scbriml wrote:Has anything we’ve learned about NMA come directly from Boeing?
I'd say we have something, at the conceptual level, directly from Boeing at Paris Air Show 2017
A bunch of concepts/goals with a similar but different rendering in the background:
A vague schedule:
Some verbiage about hybrid cross section and single aisle economics:
Perhaps the most intriguing design aspect of the NMA is the fuselage geometry. Boeing's early design studies have focused on optimising the cross-section to accommodate passengers, at the expense of creating space below-deck to carry bulk cargo pallets or containers.
The result is a hybrid cross-section for the fuselage, blending the passenger comfort of a twin-aisle on the main deck and the cargo compartment of a single-aisle below deck.
"It is a geometry that enables single aisle economics and twin-aisle comfort," says Delaney.
Ref: https://www.flightglobal.com/airframers ... 25.article
https://www.flightglobal.com/programmes ... 88.article is from 2019 with the new VP of marketing also at PAS:
"When you talk about the NMA value proposition, that is not a value proposition that addresses just the 757," said Boeing vice-president of commercial sales and marketing Ihssane Mounir at the Paris air show today. "It is a much broader proposition than the 757, in terms of market space, in terms of the capacity and the range it will address."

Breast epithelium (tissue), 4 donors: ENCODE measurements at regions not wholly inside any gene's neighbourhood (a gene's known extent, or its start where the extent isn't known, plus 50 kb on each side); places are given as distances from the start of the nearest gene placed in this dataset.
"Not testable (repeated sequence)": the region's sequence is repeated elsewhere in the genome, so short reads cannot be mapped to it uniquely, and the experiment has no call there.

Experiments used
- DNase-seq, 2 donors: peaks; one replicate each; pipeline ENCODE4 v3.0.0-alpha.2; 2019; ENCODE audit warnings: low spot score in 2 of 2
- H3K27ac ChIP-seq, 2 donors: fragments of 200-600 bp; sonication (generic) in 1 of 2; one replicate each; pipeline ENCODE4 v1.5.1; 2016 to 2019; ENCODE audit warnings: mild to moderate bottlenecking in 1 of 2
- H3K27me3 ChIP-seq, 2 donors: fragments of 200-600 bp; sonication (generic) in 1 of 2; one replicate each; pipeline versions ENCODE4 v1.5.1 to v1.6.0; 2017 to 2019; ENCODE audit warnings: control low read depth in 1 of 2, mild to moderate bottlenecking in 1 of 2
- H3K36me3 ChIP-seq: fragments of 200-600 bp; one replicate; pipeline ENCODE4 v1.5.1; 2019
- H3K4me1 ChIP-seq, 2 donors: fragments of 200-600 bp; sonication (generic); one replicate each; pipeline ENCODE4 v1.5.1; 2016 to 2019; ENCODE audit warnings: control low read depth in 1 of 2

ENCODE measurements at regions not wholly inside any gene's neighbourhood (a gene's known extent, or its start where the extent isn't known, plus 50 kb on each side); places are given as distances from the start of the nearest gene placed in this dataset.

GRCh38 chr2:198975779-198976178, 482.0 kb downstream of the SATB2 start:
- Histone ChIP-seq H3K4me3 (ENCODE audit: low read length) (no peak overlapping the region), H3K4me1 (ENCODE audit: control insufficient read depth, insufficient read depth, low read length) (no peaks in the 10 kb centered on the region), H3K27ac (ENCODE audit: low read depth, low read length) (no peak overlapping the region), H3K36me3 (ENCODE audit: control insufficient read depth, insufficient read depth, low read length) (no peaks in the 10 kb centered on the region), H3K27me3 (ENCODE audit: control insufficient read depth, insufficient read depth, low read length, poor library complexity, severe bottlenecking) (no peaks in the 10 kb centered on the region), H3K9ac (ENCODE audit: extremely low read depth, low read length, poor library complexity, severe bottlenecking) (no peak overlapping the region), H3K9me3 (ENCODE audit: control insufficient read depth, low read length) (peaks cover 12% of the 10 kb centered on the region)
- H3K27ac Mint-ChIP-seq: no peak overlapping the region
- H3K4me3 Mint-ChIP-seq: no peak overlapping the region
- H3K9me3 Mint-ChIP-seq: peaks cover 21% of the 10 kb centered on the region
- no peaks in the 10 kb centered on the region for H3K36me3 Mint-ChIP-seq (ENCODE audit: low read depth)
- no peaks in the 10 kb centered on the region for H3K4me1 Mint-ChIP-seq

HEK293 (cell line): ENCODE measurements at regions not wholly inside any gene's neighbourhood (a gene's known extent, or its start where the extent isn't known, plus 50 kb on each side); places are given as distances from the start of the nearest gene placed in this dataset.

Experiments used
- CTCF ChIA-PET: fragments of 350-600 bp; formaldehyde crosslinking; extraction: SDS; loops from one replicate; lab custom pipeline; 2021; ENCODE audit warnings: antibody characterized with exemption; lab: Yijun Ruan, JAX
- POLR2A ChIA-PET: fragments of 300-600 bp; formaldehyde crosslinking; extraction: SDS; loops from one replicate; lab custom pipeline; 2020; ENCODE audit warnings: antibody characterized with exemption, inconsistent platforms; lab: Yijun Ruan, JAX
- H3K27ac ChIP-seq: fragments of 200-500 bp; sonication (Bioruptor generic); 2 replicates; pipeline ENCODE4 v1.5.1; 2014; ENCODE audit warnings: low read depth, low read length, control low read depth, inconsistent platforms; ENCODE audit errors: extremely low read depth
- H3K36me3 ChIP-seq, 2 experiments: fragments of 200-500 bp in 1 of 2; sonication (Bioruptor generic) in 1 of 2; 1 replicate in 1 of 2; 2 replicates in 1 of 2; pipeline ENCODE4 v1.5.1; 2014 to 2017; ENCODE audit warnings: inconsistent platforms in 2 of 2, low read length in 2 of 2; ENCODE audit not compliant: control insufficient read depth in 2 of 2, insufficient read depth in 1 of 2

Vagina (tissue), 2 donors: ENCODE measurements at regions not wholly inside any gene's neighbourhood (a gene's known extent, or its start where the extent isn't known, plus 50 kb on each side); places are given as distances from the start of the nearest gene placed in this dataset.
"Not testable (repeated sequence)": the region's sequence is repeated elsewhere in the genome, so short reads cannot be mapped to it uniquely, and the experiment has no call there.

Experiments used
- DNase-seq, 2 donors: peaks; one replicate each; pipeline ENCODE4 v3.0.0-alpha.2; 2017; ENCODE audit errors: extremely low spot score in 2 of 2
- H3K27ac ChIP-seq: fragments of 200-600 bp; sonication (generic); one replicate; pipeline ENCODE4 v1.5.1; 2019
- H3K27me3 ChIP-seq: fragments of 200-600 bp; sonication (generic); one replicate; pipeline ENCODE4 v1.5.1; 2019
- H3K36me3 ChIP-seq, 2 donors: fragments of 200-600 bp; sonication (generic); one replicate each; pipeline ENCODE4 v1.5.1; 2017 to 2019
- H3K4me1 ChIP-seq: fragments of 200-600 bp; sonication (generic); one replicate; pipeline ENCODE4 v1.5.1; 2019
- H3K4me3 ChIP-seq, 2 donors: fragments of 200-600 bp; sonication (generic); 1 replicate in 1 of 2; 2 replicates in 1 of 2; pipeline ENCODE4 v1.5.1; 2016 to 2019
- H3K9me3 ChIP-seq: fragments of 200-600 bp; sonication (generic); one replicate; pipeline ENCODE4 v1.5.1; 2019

In any case, he argues, the A321XLR "addresses a sliver of that middle-of-the-market, and it addresses it with a single-aisle technology, with a single-aisle comfort, with a growth in weight of the platform that has been there for a while".
Mounir contrasts that with Boeing's vision of providing "twin-aisle comfort with single-aisle economics, leveraging new technologies, bringing a whole new airplane into the space". He draws an analogy with "the paradigm shift" that he says the US airframer achieved with its Dreamliner.
Seems the message did not change much from 2017 to 2019.
As I said, we also have interviews from airline executives given after they had been briefed by Boeing, so it's second hand info, but I think it's pretty trustworthy.
We don't know exactly what they were told, but we do know the DL CEO said he wanted to be the launch customer.